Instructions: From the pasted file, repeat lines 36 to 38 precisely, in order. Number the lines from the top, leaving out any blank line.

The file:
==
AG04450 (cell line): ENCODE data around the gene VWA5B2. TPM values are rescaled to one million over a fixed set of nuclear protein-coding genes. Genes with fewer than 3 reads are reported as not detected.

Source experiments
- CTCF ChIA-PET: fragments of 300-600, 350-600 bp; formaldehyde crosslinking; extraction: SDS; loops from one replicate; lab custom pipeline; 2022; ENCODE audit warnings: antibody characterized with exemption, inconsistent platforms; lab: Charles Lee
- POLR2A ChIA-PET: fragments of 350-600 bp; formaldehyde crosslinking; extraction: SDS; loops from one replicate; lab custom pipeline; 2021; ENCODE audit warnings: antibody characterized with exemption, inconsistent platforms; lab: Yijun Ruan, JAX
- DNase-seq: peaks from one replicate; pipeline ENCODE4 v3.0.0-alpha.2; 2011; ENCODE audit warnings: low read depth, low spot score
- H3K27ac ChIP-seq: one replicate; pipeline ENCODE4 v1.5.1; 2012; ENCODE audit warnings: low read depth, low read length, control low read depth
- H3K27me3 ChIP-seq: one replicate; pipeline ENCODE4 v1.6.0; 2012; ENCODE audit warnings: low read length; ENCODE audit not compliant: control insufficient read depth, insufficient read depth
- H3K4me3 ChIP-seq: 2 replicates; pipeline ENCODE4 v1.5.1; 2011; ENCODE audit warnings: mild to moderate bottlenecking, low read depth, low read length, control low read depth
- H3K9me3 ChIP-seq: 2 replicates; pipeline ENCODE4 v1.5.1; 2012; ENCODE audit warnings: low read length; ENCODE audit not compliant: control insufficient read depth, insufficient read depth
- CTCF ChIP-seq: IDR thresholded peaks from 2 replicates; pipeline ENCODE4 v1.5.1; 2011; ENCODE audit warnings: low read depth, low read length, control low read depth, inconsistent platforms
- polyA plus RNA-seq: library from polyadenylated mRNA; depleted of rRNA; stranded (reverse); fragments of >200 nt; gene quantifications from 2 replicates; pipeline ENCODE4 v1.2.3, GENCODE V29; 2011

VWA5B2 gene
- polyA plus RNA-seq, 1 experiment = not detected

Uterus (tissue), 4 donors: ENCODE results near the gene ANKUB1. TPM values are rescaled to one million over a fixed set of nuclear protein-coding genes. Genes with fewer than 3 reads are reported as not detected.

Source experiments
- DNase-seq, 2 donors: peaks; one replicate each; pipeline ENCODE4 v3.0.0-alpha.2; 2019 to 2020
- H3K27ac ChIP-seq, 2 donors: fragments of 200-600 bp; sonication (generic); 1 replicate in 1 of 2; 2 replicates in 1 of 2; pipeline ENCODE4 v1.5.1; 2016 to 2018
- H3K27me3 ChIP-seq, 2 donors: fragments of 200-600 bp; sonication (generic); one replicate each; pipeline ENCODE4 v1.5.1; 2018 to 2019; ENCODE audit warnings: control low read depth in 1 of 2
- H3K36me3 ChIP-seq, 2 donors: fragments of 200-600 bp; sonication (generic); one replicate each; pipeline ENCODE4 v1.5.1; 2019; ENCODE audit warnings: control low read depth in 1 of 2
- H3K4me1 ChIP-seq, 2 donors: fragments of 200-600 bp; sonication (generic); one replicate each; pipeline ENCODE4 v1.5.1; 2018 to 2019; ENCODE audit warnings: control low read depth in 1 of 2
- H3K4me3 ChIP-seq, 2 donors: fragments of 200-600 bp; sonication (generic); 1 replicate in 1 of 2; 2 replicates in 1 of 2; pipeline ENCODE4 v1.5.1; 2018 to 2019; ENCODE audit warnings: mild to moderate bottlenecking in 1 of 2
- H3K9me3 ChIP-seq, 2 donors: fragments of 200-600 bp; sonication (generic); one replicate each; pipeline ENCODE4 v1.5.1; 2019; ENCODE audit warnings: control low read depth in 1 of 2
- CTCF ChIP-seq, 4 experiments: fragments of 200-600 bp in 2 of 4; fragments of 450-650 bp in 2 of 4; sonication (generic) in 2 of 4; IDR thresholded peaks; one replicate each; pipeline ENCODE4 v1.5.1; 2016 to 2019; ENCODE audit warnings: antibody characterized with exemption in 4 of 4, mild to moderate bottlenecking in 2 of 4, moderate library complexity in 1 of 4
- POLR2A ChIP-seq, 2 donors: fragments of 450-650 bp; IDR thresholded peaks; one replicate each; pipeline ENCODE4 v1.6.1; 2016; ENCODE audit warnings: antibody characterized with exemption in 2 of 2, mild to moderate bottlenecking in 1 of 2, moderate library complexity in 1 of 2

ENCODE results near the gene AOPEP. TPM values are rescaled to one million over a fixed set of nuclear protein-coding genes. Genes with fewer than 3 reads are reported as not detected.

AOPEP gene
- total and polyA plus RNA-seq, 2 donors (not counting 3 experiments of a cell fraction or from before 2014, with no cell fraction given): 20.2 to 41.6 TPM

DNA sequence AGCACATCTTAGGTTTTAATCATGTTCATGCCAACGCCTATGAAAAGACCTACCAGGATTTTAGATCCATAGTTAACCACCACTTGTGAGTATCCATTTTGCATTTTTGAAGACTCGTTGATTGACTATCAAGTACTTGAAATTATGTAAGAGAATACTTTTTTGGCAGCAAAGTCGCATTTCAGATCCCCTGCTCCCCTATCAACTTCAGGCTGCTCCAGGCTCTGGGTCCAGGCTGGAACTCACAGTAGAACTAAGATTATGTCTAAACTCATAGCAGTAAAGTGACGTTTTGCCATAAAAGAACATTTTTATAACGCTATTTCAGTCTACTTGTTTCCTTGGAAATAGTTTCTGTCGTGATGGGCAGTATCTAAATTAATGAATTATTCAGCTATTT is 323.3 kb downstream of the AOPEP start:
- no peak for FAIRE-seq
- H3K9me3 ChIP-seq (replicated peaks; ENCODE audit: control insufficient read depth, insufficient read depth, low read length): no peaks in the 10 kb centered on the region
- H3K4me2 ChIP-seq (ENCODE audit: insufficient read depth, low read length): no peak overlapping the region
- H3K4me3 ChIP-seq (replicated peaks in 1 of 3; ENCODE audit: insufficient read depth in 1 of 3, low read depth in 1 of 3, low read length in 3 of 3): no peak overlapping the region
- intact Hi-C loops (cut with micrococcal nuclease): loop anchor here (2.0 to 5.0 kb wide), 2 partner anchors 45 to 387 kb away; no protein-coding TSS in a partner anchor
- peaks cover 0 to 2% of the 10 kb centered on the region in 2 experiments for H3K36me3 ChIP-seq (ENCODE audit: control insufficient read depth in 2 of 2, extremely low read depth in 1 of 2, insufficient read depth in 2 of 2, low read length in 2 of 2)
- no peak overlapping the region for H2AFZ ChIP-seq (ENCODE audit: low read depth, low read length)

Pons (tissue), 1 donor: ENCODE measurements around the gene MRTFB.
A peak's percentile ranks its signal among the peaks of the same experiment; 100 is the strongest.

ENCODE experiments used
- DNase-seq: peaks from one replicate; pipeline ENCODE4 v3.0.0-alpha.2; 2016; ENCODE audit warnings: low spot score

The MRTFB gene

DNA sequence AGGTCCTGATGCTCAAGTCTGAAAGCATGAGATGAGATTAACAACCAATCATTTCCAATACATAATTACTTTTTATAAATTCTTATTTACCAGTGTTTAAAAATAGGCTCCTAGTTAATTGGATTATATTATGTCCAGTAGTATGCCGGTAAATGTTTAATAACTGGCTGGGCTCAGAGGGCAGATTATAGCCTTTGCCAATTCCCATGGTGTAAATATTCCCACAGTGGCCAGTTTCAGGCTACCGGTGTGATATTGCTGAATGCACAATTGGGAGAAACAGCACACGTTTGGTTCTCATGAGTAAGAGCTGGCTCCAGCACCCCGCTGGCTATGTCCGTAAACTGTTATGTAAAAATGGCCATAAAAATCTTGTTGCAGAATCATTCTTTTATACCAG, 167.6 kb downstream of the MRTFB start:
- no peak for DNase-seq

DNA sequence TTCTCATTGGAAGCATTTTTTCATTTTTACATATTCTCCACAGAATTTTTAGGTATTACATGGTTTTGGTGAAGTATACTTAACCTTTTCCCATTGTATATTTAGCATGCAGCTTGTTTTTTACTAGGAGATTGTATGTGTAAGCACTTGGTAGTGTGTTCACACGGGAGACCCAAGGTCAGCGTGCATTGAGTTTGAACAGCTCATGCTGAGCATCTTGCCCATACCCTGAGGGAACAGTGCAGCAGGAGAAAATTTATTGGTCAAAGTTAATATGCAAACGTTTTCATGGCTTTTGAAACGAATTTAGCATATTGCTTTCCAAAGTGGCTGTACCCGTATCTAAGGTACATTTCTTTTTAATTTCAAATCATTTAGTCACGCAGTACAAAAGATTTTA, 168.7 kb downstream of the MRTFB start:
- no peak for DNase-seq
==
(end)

Pons (tissue), 1 donor: ENCODE measurements around the gene MRTFB.
A peak's percentile ranks its signal among the peaks of the same experiment; 100 is the strongest.

ENCODE experiments used